1. Have students research an "evil" character in history or literature. They can search history texts or literature anthologies to find other characters like Iago who caused destruction. Encourage students to explore that character's motives. Have them compare the researched character with Iago.
2. Students can stage Iago's trial. They should be careful to determine the specific charges against him. Remind them to include a defense, a prosecution, a judge, and a jury. Remind them also to pay attention to what the play itself says.
3. Suggest to the students: Desdemona, Emilia, and Bianca are in a women's workshop on assertiveness training. They are learning the difference between assertion and aggression. Tell the students to create the scene using incidents from the play to illustrate important points.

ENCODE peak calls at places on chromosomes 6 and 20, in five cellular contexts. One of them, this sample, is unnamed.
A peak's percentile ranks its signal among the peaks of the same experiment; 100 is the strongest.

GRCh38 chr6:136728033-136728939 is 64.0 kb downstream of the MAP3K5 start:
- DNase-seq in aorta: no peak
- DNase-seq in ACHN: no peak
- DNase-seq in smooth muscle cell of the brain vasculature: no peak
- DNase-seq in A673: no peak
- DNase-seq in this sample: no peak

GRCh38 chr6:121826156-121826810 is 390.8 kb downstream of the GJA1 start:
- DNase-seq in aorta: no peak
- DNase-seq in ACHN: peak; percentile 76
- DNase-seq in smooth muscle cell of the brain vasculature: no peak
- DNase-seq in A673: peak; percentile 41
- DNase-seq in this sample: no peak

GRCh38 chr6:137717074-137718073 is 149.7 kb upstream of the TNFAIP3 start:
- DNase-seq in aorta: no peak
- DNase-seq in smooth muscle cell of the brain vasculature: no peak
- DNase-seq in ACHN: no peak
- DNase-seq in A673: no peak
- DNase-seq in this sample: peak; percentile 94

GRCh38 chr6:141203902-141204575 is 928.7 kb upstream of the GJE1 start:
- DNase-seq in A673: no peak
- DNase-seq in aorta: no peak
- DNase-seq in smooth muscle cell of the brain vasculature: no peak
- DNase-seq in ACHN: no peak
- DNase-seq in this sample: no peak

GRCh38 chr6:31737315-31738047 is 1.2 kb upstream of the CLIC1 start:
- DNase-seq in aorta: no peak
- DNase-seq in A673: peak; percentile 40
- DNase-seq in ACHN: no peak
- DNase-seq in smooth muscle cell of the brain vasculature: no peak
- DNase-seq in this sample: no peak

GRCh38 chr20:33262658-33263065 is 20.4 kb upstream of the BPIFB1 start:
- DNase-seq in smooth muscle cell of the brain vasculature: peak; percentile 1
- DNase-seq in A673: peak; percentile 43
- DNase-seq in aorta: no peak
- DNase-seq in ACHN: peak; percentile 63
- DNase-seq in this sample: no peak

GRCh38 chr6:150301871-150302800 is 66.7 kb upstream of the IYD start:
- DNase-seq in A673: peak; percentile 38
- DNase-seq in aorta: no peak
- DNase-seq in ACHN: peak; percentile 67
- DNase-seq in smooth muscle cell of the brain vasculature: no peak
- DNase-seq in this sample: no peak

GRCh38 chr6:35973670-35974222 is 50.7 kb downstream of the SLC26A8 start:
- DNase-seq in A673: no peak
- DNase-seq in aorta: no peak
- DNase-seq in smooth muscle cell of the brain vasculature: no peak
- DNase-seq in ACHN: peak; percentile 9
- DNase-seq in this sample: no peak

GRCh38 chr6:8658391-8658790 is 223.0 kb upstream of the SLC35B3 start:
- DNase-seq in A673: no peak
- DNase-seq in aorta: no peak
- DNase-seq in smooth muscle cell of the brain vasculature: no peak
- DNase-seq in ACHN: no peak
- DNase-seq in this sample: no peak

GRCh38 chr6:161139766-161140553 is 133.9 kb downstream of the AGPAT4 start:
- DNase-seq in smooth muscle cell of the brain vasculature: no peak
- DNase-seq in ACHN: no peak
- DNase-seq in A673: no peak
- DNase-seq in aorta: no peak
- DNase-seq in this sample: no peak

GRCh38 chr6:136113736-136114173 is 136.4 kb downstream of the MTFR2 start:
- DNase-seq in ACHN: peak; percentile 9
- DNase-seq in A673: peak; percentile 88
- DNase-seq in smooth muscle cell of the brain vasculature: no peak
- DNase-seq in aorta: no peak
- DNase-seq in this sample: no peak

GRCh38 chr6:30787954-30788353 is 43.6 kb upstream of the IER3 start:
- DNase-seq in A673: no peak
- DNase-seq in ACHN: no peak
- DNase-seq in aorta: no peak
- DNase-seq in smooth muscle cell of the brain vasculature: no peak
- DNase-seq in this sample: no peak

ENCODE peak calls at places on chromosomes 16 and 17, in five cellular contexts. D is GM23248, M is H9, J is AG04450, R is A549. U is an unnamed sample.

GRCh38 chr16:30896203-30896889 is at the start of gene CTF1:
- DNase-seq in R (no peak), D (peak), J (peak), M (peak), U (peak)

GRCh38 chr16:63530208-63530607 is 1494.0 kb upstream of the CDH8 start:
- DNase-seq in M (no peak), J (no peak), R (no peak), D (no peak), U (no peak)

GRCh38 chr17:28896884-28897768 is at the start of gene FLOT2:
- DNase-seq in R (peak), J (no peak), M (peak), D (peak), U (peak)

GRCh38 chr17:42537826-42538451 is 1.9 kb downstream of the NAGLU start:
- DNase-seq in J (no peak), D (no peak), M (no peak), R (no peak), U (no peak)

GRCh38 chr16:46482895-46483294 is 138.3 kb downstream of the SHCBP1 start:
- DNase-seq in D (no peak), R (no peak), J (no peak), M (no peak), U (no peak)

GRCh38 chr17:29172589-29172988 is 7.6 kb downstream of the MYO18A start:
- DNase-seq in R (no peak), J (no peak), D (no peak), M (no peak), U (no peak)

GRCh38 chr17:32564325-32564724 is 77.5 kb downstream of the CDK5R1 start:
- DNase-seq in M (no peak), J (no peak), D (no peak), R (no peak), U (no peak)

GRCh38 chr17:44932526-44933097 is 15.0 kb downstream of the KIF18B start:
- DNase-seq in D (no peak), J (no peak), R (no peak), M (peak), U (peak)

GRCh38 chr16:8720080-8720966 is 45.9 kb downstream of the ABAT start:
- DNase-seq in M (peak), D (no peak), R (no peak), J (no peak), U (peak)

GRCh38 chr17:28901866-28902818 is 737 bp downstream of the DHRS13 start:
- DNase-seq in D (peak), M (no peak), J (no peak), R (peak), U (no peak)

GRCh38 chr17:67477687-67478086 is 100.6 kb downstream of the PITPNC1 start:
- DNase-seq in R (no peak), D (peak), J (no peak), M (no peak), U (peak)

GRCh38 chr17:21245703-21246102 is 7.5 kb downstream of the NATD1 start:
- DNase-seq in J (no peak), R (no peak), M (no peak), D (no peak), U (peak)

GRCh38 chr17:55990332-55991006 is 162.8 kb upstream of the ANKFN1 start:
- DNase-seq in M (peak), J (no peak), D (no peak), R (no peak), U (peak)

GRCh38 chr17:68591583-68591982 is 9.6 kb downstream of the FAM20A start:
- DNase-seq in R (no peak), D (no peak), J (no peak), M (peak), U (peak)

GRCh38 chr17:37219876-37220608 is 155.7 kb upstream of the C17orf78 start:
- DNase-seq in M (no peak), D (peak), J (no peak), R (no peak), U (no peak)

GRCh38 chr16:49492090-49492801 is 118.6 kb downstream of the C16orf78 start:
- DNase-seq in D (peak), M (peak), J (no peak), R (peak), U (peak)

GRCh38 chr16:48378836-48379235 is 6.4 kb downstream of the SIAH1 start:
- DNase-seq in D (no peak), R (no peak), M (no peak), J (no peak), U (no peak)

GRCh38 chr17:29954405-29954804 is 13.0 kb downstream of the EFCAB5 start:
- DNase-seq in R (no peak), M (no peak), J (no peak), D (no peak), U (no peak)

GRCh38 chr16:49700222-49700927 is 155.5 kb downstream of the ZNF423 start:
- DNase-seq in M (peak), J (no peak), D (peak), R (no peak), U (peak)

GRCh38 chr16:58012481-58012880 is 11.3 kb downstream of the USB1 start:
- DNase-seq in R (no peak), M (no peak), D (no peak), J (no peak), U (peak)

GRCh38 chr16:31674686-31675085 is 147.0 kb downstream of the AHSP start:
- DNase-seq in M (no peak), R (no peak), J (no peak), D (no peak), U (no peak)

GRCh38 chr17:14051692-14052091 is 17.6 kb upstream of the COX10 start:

4. Have students create this scenario: You have been called in to do conflict resolution between Iago and Othello. Ask: What are the issues between them by the end of the play? How can they be resolved? How could they have been resolved at an earlier point in the play? When?
5. The play raises issues about inter-racial marriage and relationships. Have students investigate American laws on miscegenation. Did these laws exist in their home state? If so, when and how long ago were these laws set aside? What was the legal justification of these laws? Students might compare that reasoning to the legal discussions about same-sex marriages
today. Have them set up a mock court with a prosecution, a defense, a judge, and a jury to debate these issues and render a judgment.
1. Have students create this scenario: Brabantio and Desdemona attend family counseling in order to reconcile. Ask:
* What does Desdemona need to do in order to help her father understand?
* What does Brabantio need to say to his daughter?
* What advice would the counselor give?